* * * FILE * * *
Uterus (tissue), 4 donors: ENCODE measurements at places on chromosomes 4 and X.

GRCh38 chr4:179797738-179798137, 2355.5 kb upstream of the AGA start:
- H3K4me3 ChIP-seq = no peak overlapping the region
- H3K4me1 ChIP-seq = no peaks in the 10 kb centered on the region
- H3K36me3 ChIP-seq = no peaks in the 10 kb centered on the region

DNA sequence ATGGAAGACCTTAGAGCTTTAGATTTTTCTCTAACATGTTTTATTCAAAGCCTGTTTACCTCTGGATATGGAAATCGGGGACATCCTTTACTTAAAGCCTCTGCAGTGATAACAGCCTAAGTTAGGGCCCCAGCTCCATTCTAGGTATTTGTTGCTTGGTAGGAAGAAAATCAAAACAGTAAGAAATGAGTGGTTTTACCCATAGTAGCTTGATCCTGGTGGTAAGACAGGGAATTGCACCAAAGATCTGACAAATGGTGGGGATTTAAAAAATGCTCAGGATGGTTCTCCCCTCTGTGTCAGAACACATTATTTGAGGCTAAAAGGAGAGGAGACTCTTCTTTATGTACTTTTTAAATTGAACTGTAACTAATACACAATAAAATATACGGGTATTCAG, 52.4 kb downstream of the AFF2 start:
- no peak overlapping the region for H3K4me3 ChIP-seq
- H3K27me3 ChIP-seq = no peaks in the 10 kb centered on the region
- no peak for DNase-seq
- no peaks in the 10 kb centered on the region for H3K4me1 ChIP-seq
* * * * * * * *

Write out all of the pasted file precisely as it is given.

Uterus (tissue), 4 donors: ENCODE measurements at places on chromosomes 4 and X.

GRCh38 chr4:179797738-179798137, 2355.5 kb upstream of the AGA start:
- H3K4me3 ChIP-seq = no peak overlapping the region
- H3K4me1 ChIP-seq = no peaks in the 10 kb centered on the region
- H3K36me3 ChIP-seq = no peaks in the 10 kb centered on the region

DNA sequence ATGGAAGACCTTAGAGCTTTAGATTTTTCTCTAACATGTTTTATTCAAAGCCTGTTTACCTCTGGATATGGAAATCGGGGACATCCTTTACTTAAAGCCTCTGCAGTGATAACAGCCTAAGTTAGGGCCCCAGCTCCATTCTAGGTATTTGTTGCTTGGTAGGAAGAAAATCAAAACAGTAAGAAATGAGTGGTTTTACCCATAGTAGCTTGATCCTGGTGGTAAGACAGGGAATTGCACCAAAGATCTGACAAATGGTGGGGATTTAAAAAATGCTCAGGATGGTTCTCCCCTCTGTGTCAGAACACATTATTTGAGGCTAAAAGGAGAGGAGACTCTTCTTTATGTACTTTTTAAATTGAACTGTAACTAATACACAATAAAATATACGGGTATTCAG, 52.4 kb downstream of the AFF2 start:
- no peak overlapping the region for H3K4me3 ChIP-seq
- H3K27me3 ChIP-seq = no peaks in the 10 kb centered on the region
- no peak for DNase-seq
- no peaks in the 10 kb centered on the region for H3K4me1 ChIP-seq